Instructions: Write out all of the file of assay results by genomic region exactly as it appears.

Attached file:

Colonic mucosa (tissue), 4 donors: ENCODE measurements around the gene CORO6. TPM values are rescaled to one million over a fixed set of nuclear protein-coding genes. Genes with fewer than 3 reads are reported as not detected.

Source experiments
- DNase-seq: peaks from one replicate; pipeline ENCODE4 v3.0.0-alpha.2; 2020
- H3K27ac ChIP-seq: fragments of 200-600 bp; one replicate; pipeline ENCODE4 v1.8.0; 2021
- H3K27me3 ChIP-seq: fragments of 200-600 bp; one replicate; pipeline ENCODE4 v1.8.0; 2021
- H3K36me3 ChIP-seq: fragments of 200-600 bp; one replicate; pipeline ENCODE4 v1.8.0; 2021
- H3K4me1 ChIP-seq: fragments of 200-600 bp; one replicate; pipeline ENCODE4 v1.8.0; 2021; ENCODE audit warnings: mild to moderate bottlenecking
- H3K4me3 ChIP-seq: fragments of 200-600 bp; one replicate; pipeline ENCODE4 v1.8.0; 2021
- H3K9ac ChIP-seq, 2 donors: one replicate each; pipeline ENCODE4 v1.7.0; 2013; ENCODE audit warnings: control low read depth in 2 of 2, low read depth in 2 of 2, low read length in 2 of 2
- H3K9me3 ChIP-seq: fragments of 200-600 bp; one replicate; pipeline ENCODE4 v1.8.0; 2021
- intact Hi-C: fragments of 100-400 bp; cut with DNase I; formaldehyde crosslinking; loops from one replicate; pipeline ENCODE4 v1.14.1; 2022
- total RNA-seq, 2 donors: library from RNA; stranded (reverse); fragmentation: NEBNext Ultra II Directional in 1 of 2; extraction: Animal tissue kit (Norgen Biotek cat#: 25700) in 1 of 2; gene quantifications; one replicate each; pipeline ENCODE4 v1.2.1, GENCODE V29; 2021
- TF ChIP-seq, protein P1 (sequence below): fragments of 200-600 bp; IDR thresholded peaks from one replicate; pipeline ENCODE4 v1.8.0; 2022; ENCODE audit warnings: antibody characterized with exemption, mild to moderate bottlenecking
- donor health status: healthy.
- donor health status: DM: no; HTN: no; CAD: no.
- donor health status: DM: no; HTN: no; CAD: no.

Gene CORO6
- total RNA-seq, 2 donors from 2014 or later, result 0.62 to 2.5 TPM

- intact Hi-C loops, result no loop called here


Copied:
Colonic mucosa (tissue), 4 donors: ENCODE measurements around the gene CORO6. TPM values are rescaled to one million over a fixed set of nuclear protein-coding genes. Genes with fewer than 3 reads are reported as not detected.

Source experiments
- DNase-seq: peaks from one replicate; pipeline ENCODE4 v3.0.0-alpha.2; 2020
- H3K27ac ChIP-seq: fragments of 200-600 bp; one replicate; pipeline ENCODE4 v1.8.0; 2021
- H3K27me3 ChIP-seq: fragments of 200-600 bp; one replicate; pipeline ENCODE4 v1.8.0; 2021
- H3K36me3 ChIP-seq: fragments of 200-600 bp; one replicate; pipeline ENCODE4 v1.8.0; 2021
- H3K4me1 ChIP-seq: fragments of 200-600 bp; one replicate; pipeline ENCODE4 v1.8.0; 2021; ENCODE audit warnings: mild to moderate bottlenecking
- H3K4me3 ChIP-seq: fragments of 200-600 bp; one replicate; pipeline ENCODE4 v1.8.0; 2021
- H3K9ac ChIP-seq, 2 donors: one replicate each; pipeline ENCODE4 v1.7.0; 2013; ENCODE audit warnings: control low read depth in 2 of 2, low read depth in 2 of 2, low read length in 2 of 2
- H3K9me3 ChIP-seq: fragments of 200-600 bp; one replicate; pipeline ENCODE4 v1.8.0; 2021
- intact Hi-C: fragments of 100-400 bp; cut with DNase I; formaldehyde crosslinking; loops from one replicate; pipeline ENCODE4 v1.14.1; 2022
- total RNA-seq, 2 donors: library from RNA; stranded (reverse); fragmentation: NEBNext Ultra II Directional in 1 of 2; extraction: Animal tissue kit (Norgen Biotek cat#: 25700) in 1 of 2; gene quantifications; one replicate each; pipeline ENCODE4 v1.2.1, GENCODE V29; 2021
- TF ChIP-seq, protein P1 (sequence below): fragments of 200-600 bp; IDR thresholded peaks from one replicate; pipeline ENCODE4 v1.8.0; 2022; ENCODE audit warnings: antibody characterized with exemption, mild to moderate bottlenecking
- donor health status: healthy.
- donor health status: DM: no; HTN: no; CAD: no.
- donor health status: DM: no; HTN: no; CAD: no.

Gene CORO6
- total RNA-seq, 2 donors from 2014 or later, result 0.62 to 2.5 TPM

- intact Hi-C loops, result no loop called here